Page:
8. CHAPTER FIVE Contemporary Quaker Debates
    (pp. 120-155)

    Relations among Quakers often suggest a tempting comparison to the theater: the script does not change, only the actors. Certainly anyone who knows Quaker history, looking at the debates taking place among American Friends, will find many that are familiar. Some of them, such as the place of Christ in Quakerism, the sources of authority for Friends, or leadership, or unity, continue century-old discussions. Other disputes, such as those over sexuality, are relatively new. These debates, moreover, do not simply separate pastoral from unprogrammed Friends or pit Friends United Meeting (FUM) against Friends General Conference (FGC). Very often they are...

  9. CHAPTER SIX Quakers and the World
    (pp. 156-183)

    Early in 2002, two groups of American Quakers found different ways to witness to the world. In February, a “team” from the Riverside Friends Church in Iowa traveled to New Orleans for Mardi Gras. They were not there for pageantry or parties. They went to “minister to the lost.” The pastor took his banjo to draw a crowd and was aided by a baton-twirling Friend from another Iowa church. They stationed themselves near a line of portable toilets, singing and “proclaiming the Gospel,” under banners proclaiming Know God, Know Peace. They spoke to anyone who would listen, from self-identified drug...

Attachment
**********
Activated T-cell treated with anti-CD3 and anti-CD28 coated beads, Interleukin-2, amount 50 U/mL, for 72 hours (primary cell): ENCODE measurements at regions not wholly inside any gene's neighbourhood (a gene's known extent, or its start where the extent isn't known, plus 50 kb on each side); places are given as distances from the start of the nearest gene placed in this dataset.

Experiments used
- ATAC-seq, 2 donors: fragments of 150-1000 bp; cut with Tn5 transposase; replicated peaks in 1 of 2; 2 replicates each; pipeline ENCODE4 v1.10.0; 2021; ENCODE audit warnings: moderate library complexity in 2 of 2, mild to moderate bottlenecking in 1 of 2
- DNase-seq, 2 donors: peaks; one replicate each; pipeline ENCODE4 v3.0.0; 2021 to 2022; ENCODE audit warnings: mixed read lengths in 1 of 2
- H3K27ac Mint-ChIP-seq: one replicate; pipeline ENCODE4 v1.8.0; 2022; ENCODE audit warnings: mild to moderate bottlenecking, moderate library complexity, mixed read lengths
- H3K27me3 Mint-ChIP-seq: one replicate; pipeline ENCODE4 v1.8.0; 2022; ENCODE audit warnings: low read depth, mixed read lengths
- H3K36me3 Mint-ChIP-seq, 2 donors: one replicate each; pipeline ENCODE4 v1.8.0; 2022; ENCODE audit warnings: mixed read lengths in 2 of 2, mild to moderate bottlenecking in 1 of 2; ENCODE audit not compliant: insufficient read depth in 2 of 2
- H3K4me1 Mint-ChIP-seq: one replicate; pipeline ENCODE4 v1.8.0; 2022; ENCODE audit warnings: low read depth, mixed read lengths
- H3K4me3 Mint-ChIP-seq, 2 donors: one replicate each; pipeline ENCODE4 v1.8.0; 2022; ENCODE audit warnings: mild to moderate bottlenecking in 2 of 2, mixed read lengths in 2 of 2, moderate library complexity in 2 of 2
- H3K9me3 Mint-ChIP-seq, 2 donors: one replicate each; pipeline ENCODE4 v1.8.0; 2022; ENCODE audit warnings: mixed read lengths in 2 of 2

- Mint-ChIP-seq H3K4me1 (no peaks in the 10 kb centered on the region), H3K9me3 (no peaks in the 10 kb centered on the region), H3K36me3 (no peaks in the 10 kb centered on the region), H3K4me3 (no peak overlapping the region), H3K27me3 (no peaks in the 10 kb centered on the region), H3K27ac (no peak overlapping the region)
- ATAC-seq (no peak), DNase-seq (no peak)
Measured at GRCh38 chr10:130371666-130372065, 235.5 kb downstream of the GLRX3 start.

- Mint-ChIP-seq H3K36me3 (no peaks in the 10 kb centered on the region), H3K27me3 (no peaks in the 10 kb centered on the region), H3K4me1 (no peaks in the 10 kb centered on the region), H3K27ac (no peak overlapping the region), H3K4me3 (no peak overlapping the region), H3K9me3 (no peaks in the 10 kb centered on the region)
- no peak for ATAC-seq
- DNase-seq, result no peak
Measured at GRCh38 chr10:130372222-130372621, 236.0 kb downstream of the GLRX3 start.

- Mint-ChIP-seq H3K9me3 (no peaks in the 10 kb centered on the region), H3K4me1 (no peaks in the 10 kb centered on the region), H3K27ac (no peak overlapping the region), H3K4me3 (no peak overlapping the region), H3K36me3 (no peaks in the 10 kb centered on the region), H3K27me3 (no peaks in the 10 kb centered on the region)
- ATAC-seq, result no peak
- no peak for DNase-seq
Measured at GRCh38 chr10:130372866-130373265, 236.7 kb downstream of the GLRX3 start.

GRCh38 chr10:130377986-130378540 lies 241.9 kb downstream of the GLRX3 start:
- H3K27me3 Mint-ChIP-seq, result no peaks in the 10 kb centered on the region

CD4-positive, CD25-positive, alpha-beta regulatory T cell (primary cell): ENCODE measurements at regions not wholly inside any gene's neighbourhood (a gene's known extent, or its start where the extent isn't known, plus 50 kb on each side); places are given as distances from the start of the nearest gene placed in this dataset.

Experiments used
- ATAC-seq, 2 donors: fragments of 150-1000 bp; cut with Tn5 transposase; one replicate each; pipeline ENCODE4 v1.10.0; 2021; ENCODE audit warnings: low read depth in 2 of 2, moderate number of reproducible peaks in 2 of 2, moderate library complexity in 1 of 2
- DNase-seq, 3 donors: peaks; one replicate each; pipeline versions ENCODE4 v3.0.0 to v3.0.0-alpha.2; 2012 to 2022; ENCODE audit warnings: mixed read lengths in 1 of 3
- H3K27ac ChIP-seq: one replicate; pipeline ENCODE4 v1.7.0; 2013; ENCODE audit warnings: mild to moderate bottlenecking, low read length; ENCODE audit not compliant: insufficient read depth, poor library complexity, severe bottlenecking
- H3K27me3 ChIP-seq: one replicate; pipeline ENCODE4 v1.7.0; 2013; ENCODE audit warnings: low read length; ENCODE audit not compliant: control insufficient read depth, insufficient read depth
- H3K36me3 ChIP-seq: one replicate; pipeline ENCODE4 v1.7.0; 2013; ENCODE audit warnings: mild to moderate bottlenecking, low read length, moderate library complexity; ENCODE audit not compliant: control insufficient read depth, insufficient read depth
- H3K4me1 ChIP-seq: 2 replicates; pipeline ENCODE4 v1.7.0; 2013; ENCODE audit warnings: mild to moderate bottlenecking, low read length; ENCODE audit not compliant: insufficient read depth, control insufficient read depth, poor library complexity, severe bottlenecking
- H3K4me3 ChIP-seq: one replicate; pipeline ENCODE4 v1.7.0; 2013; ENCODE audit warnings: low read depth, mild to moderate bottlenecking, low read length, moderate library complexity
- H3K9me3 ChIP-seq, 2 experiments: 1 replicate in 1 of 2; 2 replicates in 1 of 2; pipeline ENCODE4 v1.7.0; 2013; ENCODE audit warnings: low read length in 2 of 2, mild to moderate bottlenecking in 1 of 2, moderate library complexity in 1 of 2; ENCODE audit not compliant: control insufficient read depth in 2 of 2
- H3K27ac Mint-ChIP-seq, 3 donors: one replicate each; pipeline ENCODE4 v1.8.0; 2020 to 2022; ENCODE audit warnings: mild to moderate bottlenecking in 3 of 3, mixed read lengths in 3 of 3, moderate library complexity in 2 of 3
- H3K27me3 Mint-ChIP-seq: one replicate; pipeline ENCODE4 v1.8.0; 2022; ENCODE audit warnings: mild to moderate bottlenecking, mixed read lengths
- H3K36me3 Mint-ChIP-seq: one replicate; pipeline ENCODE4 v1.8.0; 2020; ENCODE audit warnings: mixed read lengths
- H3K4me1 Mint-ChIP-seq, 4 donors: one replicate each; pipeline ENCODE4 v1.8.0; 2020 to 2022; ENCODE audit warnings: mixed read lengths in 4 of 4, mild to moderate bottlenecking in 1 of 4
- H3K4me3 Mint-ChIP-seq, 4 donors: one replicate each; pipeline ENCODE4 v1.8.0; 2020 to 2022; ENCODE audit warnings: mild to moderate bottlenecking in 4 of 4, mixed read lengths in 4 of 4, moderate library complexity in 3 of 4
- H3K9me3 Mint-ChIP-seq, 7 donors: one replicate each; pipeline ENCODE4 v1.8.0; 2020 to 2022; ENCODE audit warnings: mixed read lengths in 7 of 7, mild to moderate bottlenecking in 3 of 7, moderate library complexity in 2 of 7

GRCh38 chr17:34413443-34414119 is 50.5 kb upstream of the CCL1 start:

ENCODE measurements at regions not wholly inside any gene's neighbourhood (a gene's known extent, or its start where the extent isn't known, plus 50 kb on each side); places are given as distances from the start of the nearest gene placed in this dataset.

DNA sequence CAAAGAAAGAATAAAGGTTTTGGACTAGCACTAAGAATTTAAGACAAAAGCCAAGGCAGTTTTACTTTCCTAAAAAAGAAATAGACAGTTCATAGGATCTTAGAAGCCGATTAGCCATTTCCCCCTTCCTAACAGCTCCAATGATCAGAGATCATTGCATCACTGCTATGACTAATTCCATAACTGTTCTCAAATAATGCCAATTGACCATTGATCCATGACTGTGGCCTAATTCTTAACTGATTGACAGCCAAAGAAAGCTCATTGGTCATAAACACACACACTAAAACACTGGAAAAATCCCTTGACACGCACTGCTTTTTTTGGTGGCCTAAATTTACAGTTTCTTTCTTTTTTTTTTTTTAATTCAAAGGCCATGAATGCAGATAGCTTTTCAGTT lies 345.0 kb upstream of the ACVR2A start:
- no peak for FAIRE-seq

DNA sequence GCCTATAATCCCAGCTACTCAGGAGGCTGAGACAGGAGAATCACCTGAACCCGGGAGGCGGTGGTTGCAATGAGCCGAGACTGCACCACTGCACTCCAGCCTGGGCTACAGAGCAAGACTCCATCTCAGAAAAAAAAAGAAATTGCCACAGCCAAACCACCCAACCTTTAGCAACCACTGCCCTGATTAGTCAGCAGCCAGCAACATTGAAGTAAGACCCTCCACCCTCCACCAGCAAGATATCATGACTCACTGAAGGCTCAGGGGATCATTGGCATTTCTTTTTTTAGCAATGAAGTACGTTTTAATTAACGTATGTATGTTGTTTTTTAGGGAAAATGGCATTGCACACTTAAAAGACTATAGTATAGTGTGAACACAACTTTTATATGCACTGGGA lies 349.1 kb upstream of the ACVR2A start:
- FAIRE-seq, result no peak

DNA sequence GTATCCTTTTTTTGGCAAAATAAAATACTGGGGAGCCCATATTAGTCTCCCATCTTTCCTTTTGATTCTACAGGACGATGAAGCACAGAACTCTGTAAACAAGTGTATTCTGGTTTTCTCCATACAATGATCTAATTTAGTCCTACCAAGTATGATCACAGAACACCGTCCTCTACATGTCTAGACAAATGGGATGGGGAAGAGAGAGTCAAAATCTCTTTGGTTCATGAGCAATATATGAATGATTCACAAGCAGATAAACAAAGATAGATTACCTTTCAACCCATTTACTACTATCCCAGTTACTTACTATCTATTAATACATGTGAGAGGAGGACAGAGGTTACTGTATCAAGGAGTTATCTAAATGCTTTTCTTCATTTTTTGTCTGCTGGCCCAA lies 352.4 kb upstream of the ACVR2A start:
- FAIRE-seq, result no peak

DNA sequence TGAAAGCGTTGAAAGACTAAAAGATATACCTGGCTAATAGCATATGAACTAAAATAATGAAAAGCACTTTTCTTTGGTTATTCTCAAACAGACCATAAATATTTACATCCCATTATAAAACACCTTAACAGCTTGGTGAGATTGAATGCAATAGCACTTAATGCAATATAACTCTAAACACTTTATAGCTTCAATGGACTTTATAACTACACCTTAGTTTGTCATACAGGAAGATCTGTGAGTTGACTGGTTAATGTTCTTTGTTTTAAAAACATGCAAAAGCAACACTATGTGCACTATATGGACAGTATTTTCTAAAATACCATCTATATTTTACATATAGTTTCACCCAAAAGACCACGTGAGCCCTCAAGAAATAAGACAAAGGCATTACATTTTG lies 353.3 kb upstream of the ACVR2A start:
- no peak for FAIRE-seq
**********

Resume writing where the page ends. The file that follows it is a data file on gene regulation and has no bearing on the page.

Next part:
10. CHAPTER SEVEN “A quarterly meeting in herself”: Quaker Women, Marriage, and the Family
    (pp. 184-199)

    Delphina Mendenhall was, by all accounts, a formidable force among North Carolina Friends from the 1840s until her death in 1881—perhaps the wealthiest single member of the yearly meeting and a weighty elder. Her opinions had considerable weight among her fellow members. The Quaker poet John Greenleaf Whittier was once heard to exclaim: “Delphina? She is a quarterly meeting in herself.”¹